WASHINGTON – Republican opposition to impeaching President Donald Trump began crumbling at the party's upper echelons on Tuesday as the No. 3 House GOP leader said she would vote to impeach Trump.
“There has never been a greater betrayal by a President of the United States of his office and his oath to the Constitution,” Rep. Liz Cheney, R-Wyo., said in a statement that, while not unexpected, shook Congress as lawmakers prepared for a Wednesday House vote. With Democrats commanding that chamber, a vote impeaching Trump for an unprecedented second time seemed certain.
More ominously for a president clinging to his final week in office, The New York Times reported that influential Senate Majority Leader Mitch McConnell thinks Trump committed an impeachable offense and is glad Democrats are moving against him.
Citing unidentified people familiar with the influential Kentucky Republican's thinking, the Times reported McConnell believes moving against Trump will help the GOP forge a future independent of the divisive, chaotic president.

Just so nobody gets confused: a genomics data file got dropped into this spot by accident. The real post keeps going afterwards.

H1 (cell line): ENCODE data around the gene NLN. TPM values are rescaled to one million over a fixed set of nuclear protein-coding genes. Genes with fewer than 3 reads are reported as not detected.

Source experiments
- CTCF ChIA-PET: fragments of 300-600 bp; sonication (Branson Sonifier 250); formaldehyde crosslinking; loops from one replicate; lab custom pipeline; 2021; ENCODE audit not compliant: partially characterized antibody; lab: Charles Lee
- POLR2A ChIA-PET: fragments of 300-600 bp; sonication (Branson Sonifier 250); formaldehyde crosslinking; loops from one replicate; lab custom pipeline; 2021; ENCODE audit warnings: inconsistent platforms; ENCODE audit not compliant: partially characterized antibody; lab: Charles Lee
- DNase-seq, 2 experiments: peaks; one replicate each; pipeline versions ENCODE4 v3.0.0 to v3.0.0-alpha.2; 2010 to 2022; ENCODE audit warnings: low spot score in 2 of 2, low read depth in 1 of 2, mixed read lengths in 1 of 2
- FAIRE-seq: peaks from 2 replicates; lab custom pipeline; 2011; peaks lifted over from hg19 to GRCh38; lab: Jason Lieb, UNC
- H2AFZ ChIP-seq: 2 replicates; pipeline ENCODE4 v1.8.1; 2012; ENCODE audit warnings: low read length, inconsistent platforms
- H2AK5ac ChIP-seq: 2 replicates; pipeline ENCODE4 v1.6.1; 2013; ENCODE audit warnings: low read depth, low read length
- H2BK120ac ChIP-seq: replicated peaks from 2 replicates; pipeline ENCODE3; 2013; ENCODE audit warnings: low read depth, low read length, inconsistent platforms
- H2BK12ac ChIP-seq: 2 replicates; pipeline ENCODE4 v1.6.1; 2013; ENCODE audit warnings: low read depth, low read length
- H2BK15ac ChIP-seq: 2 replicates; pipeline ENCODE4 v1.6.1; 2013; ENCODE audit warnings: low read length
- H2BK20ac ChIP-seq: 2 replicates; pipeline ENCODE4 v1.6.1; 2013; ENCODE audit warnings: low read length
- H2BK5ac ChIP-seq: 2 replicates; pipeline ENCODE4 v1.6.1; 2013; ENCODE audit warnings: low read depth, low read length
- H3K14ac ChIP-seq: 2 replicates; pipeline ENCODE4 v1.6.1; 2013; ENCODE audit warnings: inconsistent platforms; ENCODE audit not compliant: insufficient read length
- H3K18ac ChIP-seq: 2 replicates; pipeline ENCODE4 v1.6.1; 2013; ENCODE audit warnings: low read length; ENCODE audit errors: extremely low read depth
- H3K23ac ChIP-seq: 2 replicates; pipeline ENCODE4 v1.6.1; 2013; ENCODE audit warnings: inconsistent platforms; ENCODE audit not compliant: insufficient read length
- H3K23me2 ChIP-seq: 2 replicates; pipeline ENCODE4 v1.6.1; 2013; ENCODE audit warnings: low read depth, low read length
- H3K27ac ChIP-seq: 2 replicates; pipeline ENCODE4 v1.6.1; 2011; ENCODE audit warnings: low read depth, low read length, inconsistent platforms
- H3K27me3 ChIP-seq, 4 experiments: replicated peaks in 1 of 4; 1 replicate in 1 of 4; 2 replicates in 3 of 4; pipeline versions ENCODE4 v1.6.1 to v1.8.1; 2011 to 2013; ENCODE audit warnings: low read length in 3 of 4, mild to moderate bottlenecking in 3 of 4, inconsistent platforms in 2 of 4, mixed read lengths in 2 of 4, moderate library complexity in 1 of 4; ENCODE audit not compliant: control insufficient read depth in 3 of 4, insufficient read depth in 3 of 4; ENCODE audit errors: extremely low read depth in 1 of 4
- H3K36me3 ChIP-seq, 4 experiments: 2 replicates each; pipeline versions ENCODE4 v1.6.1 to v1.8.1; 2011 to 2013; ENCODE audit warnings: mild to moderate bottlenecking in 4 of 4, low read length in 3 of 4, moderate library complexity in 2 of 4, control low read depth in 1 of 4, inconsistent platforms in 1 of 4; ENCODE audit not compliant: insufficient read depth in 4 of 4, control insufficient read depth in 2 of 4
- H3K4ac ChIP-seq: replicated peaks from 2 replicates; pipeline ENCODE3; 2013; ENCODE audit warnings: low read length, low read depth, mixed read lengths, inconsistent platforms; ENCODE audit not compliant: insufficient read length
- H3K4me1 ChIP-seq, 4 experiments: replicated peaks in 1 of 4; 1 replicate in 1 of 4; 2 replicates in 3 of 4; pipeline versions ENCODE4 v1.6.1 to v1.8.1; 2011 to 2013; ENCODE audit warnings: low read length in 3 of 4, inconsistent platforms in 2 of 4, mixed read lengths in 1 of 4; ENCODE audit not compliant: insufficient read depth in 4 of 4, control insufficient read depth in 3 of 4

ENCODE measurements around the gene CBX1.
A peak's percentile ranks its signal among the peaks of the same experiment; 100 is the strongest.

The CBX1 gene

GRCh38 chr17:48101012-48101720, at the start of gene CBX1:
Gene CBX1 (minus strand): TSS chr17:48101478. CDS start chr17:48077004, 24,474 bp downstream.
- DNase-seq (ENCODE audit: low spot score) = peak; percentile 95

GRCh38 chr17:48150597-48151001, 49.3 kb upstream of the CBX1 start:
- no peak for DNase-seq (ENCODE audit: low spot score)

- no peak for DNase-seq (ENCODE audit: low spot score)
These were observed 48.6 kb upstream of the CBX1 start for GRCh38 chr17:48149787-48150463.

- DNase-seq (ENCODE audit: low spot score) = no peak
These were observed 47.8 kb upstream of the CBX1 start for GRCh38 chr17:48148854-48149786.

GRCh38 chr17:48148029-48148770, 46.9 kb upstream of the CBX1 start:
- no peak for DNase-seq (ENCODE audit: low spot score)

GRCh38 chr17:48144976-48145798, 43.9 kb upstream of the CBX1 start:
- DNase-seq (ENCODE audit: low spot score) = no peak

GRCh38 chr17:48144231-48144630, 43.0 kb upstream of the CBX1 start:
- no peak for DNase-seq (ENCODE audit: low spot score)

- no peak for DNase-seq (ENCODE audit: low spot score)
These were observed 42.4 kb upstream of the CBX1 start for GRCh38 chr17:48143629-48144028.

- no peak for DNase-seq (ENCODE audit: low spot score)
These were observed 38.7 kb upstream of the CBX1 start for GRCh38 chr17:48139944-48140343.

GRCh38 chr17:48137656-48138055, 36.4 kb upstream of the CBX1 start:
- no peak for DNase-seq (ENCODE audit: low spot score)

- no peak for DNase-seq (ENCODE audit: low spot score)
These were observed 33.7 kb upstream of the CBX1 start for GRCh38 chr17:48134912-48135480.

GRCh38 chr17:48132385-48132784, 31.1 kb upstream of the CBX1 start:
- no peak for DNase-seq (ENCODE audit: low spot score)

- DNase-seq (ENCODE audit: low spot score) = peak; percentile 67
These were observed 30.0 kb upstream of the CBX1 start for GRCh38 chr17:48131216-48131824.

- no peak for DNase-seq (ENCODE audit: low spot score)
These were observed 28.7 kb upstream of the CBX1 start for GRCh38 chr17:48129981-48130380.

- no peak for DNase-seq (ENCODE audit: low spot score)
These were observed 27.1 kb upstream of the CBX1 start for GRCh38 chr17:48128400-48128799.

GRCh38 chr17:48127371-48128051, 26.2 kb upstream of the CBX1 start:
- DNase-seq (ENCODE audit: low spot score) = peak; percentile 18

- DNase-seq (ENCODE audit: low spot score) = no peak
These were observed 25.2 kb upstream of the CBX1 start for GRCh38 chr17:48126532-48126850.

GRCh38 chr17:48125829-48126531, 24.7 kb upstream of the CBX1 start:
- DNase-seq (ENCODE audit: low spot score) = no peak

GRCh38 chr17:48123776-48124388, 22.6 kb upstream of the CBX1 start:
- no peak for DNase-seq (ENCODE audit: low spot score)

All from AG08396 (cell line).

McConnell thinks Trump's behavior before last week's assault on the Capitol by fuming Trump supporters cost Republicans their Senate majority in two Georgia runoff elections, the newspaper reported. That's a sentiment shared by many Republicans about Trump, who rather than focusing on bolstering Georgia's two sitting GOP senators spent the last weeks of their campaign reciting his false narrative that his own reelection was ruined by Democratic election fraud.
McConnell is said to be angry at the president over the insurrection at the Capitol and the twin defeats in Georgia that cost the party its Senate majority, according to a Republican granted anonymity to discuss the situation.
Cheney, daughter of former Vice President Dick Cheney, has run afoul of Trump and far-right Republicans over the years on issues like wearing a facemask and withdrawing troops from Syria. She's respected by mainstream conservatives and is one of the GOP's few House female stars.
“Good for her for honoring her oath of office," House Speaker Nancy Pelosi, D-Calif., told reporters when asked about Cheney's decision. “Would that more Republicans would honor their oaths of office.”